On Thursday, September 5th, U.S. Secretary of Transportation Anthony Foxx announced a $10.5 million grant designated to improve safety and connectivity on Lee’s bicycle-pedestrian paths. This project is one of 52 transportation projects in 37 states to receive funding from the U.S. Department of Transportation’s (DOT) Transportation Investment Generating Economic Recovery (TIGER) 2013 discretionary grant program.
“Over the last few years the MPO with its transportation partners have made a commitment to develop an integrated network of bicycle, pedestrian and transit facilities. The MPO is currently completing a Bicycle Pedestrian Safety Action Plan that has identified strategies to address bicycle and pedestrian safety, which we believe will be achieved with assistance of this grant,” says Kevin Ruane, Sanibel mayor and MPO board chair.
TIGER has enjoyed overwhelming demand since its creation, a trend continued by TIGER 2013. Applications for this most recent round of grants totaled more than $9 billion, far exceeding the $474 million set aside for the program. In all, the Department received 585 applications from all 50 states, the District of Columbia, Puerto Rico and Guam. Created by Congress in 2009, the TIGER grant program directs the Department of Transportation to invest in a variety of transportation modes and selects projects to be funded on a merit-based process.
“These TIGER projects are the best argument you can make for investment in our transportation infrastructure,” said U.S. Secretary of Transportation Anthony Foxx. “Lee County’s Complete Streets Initiative will complete a safe, integrated bike and pedestrian network, increasing economic activity for local businesses.”
The MPO had cited four target areas for project funding:
Segment 1, Lee County Tour de Parks Route ($6.5 million) is a 35-mile segment, designed to connect several Lee County parks, anchored by Lakes Regional Park in south Fort Myers, and is focused on significantly boosting eco-tourism in this area. This segment will also connect two Spring Training stadiums (JetBlue Park and the Hammond Stadium) to the multi-use path system, encouraging alternative and active transportation to games and entertainment.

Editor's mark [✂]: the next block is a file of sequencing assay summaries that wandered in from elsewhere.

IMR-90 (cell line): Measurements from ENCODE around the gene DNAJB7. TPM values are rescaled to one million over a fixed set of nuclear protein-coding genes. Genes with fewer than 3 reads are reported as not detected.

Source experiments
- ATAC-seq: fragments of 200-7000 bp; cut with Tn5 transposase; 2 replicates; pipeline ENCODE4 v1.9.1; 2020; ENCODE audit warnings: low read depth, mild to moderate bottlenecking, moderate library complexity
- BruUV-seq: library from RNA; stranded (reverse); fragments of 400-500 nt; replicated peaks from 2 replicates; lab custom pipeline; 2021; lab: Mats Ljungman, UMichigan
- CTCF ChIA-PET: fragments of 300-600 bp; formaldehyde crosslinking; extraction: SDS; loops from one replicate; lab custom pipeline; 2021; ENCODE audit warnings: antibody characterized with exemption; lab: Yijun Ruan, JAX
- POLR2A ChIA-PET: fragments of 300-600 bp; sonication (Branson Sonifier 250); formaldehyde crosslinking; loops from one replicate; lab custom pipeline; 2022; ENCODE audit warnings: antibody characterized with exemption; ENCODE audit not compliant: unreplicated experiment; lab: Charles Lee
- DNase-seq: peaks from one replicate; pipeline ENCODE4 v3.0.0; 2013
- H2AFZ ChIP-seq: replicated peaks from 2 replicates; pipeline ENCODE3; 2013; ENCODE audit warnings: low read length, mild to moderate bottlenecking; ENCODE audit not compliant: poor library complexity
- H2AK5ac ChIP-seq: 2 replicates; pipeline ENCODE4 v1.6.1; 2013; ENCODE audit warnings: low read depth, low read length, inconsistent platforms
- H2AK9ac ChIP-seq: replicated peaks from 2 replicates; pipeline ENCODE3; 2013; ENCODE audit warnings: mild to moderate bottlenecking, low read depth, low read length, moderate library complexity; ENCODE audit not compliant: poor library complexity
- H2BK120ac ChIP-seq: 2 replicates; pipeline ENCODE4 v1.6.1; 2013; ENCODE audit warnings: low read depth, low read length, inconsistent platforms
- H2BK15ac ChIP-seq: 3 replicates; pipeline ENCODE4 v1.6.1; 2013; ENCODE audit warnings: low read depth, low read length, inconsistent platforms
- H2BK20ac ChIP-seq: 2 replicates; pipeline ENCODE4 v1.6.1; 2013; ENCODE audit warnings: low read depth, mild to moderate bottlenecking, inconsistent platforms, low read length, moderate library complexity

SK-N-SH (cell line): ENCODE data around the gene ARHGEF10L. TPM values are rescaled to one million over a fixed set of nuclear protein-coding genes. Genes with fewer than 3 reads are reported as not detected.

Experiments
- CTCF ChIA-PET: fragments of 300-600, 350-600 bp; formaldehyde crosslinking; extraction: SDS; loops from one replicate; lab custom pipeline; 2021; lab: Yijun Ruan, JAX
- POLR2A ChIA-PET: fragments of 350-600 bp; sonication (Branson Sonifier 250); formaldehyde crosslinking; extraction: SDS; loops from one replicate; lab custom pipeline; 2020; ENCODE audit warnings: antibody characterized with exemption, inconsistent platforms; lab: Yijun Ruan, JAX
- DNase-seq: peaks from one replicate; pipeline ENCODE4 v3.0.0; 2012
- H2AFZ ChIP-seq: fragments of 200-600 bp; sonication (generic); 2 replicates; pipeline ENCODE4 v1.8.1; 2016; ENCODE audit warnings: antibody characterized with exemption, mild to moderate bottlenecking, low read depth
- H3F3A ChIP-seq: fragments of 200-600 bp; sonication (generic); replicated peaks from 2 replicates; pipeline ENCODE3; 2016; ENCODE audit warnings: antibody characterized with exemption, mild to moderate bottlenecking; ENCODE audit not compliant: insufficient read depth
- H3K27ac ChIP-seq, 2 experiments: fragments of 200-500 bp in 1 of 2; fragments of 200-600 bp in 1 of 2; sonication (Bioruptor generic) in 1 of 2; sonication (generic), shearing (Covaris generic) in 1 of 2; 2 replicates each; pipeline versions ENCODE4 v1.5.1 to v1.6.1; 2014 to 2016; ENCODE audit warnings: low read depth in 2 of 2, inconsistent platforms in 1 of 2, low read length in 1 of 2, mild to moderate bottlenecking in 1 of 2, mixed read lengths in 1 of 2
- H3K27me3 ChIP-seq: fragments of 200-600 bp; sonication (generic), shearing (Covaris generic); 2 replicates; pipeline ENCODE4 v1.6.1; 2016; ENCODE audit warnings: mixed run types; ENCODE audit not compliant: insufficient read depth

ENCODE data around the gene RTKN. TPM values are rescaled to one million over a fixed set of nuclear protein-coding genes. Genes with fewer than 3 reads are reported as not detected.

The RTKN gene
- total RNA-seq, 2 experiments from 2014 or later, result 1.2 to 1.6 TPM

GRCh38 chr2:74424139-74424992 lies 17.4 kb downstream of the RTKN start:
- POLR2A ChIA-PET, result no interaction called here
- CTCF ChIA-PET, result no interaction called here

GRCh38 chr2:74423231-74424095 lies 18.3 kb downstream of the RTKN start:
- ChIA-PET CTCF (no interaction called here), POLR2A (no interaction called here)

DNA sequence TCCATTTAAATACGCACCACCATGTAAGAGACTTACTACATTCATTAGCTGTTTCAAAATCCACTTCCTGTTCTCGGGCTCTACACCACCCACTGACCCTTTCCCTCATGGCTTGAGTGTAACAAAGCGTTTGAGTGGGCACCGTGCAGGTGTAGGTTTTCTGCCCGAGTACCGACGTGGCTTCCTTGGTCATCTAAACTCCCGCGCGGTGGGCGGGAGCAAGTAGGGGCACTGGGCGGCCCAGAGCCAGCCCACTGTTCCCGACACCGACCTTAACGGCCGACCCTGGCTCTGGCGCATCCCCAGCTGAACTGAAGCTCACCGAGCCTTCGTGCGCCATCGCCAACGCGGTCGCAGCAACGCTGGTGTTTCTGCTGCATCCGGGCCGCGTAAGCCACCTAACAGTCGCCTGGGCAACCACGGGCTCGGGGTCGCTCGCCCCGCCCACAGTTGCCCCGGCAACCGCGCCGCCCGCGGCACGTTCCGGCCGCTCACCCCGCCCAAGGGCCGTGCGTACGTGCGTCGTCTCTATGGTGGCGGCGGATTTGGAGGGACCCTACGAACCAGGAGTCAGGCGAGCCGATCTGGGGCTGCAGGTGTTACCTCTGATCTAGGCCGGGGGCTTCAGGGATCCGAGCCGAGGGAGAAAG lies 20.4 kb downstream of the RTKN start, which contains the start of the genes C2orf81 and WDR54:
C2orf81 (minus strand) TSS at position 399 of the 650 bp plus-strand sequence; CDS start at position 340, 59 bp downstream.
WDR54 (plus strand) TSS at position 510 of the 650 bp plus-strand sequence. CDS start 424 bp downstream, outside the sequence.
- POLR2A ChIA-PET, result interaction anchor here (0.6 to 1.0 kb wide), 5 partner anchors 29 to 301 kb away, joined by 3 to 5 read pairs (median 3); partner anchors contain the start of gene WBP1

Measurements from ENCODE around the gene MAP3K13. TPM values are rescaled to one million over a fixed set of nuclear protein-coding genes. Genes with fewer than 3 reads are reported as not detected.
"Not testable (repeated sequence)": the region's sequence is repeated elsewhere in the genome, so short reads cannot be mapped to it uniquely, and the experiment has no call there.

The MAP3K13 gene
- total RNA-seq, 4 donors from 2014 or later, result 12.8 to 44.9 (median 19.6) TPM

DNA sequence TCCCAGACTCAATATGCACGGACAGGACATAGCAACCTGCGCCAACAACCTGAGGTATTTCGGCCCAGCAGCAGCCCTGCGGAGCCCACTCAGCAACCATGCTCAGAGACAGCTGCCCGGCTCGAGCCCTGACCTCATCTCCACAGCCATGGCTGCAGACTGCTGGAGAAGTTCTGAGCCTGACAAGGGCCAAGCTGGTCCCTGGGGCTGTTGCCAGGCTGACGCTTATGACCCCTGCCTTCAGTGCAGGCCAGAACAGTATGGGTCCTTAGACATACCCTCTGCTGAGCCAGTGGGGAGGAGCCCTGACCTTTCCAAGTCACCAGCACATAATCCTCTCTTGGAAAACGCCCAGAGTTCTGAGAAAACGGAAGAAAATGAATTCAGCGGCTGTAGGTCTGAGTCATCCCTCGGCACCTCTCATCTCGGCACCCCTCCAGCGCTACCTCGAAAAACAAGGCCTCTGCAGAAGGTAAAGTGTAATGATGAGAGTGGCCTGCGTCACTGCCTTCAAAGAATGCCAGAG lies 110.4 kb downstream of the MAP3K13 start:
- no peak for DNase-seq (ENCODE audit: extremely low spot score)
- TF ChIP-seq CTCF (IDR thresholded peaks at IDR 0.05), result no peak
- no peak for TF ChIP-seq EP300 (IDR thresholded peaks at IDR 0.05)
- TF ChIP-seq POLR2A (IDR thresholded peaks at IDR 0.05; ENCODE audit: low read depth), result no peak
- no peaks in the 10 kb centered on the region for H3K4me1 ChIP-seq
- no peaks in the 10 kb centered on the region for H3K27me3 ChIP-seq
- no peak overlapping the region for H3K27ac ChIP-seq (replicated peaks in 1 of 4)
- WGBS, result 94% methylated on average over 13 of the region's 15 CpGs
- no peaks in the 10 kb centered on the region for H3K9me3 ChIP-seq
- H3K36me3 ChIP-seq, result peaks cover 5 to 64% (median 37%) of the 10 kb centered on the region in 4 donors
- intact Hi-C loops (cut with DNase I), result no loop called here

Segment 2, the University Loop ($2.3 million) is a 15-mile segment to fill the gaps in bicycle/pedestrian facilities linking the FGCU campus to the rest of Lee County to encourage bicycle travel.
Segment 3, Bi-County Connector ($1.6 million) is to be a 22.8-mile long bikeway segment that links Lee County, the City of Bonita Springs, and Collier County. The project will add sidewalks and new bus shelters to further support the phenomenally successful year-old LinC Lee/Collier transit route.
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“A communitywide effort brought this to fruition today,” Lee County Sustainability Manager Tessa LeSage said. “Partners across the board included municipalities, the health community, education leaders, transportation officials, citizen groups and residents, environmental groups, and economic and tourism industry representatives and multiple Lee County departments. The cooperation set us apart from others competing for the grant dollars. The community as a whole can be very proud today.”
In addition to projects that are ready to go, DOT assessed surface transportation projects for their potential positive impact on their region or metropolitan area. Projects have the potential to improve existing transportation facilities and systems; contribute to the nation’s economic competitiveness; create and preserve jobs; increase transportation choices and access to transportation services for people in communities across the U.S.; improve energy efficiency, reduce dependence on oil, and reduce greenhouse gas emissions; and improve safety.
TIGER is one more in a number of grants awarded to Lee County for their outstanding citizen lead and staff supported drive for a more sustainable, livable quality of life for all residents, current and future.
To view the application:
Lee County TIGER V Grant Application Narrative
Lee County TIGER V Grant Application Supporting Materials